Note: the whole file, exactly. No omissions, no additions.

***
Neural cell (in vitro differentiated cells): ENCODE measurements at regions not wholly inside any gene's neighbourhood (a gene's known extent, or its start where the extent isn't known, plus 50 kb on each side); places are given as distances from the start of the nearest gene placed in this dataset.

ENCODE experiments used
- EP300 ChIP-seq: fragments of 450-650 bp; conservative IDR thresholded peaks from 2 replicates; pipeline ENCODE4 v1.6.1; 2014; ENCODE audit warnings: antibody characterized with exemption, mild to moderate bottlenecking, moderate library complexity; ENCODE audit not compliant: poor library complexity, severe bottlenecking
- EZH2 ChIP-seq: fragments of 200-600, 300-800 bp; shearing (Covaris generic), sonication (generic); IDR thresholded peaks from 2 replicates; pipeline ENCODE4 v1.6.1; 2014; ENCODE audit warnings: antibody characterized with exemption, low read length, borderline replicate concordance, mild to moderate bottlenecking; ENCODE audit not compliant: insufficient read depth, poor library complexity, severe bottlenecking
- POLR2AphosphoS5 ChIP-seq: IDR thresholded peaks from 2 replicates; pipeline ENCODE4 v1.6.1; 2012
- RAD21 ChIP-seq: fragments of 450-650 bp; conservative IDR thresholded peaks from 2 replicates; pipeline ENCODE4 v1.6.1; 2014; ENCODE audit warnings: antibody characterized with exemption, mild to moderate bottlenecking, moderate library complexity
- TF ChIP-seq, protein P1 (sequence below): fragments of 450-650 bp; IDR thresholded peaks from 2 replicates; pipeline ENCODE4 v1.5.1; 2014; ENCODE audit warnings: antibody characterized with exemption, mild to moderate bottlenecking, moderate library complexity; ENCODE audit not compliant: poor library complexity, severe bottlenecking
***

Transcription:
Neural cell (in vitro differentiated cells): ENCODE measurements at regions not wholly inside any gene's neighbourhood (a gene's known extent, or its start where the extent isn't known, plus 50 kb on each side); places are given as distances from the start of the nearest gene placed in this dataset.

ENCODE experiments used
- EP300 ChIP-seq: fragments of 450-650 bp; conservative IDR thresholded peaks from 2 replicates; pipeline ENCODE4 v1.6.1; 2014; ENCODE audit warnings: antibody characterized with exemption, mild to moderate bottlenecking, moderate library complexity; ENCODE audit not compliant: poor library complexity, severe bottlenecking
- EZH2 ChIP-seq: fragments of 200-600, 300-800 bp; shearing (Covaris generic), sonication (generic); IDR thresholded peaks from 2 replicates; pipeline ENCODE4 v1.6.1; 2014; ENCODE audit warnings: antibody characterized with exemption, low read length, borderline replicate concordance, mild to moderate bottlenecking; ENCODE audit not compliant: insufficient read depth, poor library complexity, severe bottlenecking
- POLR2AphosphoS5 ChIP-seq: IDR thresholded peaks from 2 replicates; pipeline ENCODE4 v1.6.1; 2012
- RAD21 ChIP-seq: fragments of 450-650 bp; conservative IDR thresholded peaks from 2 replicates; pipeline ENCODE4 v1.6.1; 2014; ENCODE audit warnings: antibody characterized with exemption, mild to moderate bottlenecking, moderate library complexity
- TF ChIP-seq, protein P1 (sequence below): fragments of 450-650 bp; IDR thresholded peaks from 2 replicates; pipeline ENCODE4 v1.5.1; 2014; ENCODE audit warnings: antibody characterized with exemption, mild to moderate bottlenecking, moderate library complexity; ENCODE audit not compliant: poor library complexity, severe bottlenecking